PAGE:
Opening Call: The Australian share market is to open higher.
Australia’s S&P/ASX 200 edged less than 0.1% higher amid gains by health and travel stocks. The benchmark jumped 0.8% ahead at the open but steadily gave up most of its gains amid weakness from commodity stocks. The health sector rose 2.6%, powered by Ramsay Healthcare’s 24% surge on a takeover proposal by a KKR-led consortium.
U.S. stocks were mixed as investors assessed the impact of higher inflation on corporate earnings and ahead of more results from major companies. The S&P 500 pared gains and slipped 0.1%, while the tech-focused Nasdaq Composite Index fell about 1.2%. The Dow Jones Industrial Average advanced 0.7%. Stocks have had a strong start to the week, lifted by earnings reports that showed companies have largely been able to generate growth despite tightening monetary policy and the highest inflation in four decades.
Netflix’s report after hours on Tuesday disappointed, while Procter & Gamble reported its biggest jump in sales in two decades, leading investors to closely scrutinize corporate performance in an environment with rising prices. “We are living in a year of higher inflation and that will cause problems for some companies,” said Luc Filip, head of investments at SYZ Private Banking. “What we are trying to assess is really the pricing power of a company, and some will see their profitability come under pressure if they don’t have this.”
Gold futures ended lower for a second straight session, extending their pullback from the five-week high seen earlier this week. The precious metal settled at its lowest level in over a week, and the pullback in prices could be “leading to a buying opportunity for gold bugs,” said Michael Armbruster, managing partner at Altavest, arguing that a price in the $1,920s would be a good starting point to buy the metal.
If the 10-year Treasury yield “relents and starts falling based on U.S. growth concerns, we think that dynamic could propel gold prices well above $2,000 in the months ahead,” he said. “It’s more complicated with quantitative tightening on the horizon, but much of that may already be priced into the treasury market by now” and despite the big rise in Treasury yields, “gold has been performing quite well.” Gold prices for June delivery fell 0.2% to settle at $1,955.60 an ounce on Comex, the lowest most-active contract finish since April 11, FactSet data show.
Oil futures ended on a mixed note, with U.S. prices up slightly and global prices down for the session. Concerns over a slowdown in energy demand and uncertainty over if and when Europe will ban Russian oil pressured prices, but the market also found support from an eight million-barrel weekly drop in U.S. crude supplies. The drop in crude inventories reversed nearly all of last week’s 9.4 million-barrel build, despite a “whopper of a 4.7 million-barrel release” from the Strategic Petroleum Reserve and production ticking higher to 11.9 million barrels per day, said Matt Smith, lead oil analyst, Americas, at Kpler, in emailed commentary.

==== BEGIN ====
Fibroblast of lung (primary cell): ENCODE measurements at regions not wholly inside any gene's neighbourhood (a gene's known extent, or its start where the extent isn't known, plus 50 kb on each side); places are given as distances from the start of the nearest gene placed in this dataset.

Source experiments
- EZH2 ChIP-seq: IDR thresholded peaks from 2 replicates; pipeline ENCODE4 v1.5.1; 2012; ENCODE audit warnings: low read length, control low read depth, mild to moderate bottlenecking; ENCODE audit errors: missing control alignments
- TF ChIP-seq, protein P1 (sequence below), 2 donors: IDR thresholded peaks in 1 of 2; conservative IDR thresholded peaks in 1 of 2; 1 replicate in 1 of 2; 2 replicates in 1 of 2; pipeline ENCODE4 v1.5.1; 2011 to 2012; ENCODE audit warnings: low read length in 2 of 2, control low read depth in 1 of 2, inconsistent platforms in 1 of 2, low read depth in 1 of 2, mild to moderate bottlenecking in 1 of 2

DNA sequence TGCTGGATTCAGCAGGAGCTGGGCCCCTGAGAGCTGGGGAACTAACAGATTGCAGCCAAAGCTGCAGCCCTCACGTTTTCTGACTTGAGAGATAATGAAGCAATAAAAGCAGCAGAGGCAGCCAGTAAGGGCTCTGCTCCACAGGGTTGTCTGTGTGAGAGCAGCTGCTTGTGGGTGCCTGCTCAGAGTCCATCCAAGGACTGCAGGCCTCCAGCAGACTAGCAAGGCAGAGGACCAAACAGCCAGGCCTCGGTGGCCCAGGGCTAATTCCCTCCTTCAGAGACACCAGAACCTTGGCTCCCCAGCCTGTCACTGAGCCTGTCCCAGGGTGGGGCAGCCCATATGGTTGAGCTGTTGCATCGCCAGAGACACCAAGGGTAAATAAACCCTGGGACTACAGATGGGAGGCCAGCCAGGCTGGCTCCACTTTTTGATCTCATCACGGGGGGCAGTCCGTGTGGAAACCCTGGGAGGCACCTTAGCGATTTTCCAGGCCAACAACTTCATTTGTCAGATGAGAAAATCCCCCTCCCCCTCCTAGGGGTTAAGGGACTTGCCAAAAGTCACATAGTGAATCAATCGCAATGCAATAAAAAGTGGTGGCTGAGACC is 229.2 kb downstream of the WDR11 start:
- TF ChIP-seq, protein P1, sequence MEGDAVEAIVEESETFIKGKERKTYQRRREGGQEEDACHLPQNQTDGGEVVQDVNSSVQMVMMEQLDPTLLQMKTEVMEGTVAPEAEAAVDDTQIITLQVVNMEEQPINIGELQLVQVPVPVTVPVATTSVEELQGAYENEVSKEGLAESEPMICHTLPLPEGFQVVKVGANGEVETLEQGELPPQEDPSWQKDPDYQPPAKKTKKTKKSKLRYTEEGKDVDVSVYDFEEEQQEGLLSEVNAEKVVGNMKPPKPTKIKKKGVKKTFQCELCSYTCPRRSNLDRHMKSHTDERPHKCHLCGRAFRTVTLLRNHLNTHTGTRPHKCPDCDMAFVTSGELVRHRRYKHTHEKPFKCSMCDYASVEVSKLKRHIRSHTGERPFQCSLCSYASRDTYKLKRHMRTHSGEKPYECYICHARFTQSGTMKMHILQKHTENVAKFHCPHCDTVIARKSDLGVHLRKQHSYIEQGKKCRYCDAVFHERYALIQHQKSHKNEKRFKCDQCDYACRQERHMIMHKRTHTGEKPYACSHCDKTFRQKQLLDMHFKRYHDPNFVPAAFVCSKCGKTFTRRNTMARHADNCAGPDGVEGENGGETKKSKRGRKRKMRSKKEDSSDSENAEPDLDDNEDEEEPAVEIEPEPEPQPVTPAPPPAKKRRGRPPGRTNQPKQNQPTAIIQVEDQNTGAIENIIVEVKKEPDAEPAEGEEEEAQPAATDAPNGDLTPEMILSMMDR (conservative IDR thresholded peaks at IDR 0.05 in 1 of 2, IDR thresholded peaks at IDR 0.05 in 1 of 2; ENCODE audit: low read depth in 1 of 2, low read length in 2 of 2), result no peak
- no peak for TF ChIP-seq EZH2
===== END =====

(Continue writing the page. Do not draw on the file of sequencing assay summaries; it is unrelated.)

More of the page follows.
“Higher refining activity, low imports and strong exports have been the driver behind the large draw,” he said. “Strong exports have been driven by a pull to Europe and we should expect strength in the weeks ahead.” West Texas Intermediate crude for May delivery rose 0.2% to end at $102.75 a barrel on the New York Mercantile Exchange on the contract’s expiration day. June Brent crude fell 0.4% to settle at $106.80 a barrel on ICE Futures Europe.
Major currencies were firmer against the US dollar in European and US trade. The Euro rose from lows near US$1.0805 to highs near US$1.0865 and was near US$1.0850 at the US close. The Aussie dollar rose from lows near US74.10 cents to highs near US74.57 cents and was near US74.48 cents at the US close. And the Japanese yen lifted from 20-year lows near 128.71 yen per US
dollar to JPY127.49 and was near JPY127.80 at the US close.
European sharemarkets were firmer on Wednesday. Shares in Danone rose 5.8% after the French food group posted stronger quarterly sales growth, while Heineken rose 5.2% on a sharp lift in
quarterly beer sales. The pan-European STOXX 600 index rose by 0.8%. The German Dax rose by 1.5% and the UK FTSE rose by 0.4%. In London trade, shares of Rio Tinto fell by 4.8% after
reporting weaker iron ore shipments in the March quarter. Shares in BHP fell by 2.9%.
Earlier Wednesday, Chinese stocks dropped, as the market remained under pressure amid rising concerns over a worse economic slowdown in the second quarter. The benchmark Shanghai Composite Index fell 1.3%, while the Shenzhen Composite Index lost 1.7%. The tech-heavy ChiNext Price Index continued to underperform, losing 3.7%. Coal producers led the downturn, extending recent losses, after Beijing officials signaled intentions to curb excessive coal-price increases.
Hong Kong stocks extended their downturn as the benchmark Hang Seng Index edged down 0.4%. KGI Securities attributed the continued weakness to sharp increases in U.S. Treasury yields and the strengthening dollar. Property companies, including management companies and developers, led the losses. The Nikkei Stock Average gained 0.9% with auto stocks leading the gains. Honda Motor gained 3.6%, Toyota Motor added 3.7% and Nissan Motor advanced 4.7%. Financial stocks were also higher, with Sumitomo Mitsui Financial Group rising 1.6% and Mitsubishi UFJ Financial Group gaining 2.5%.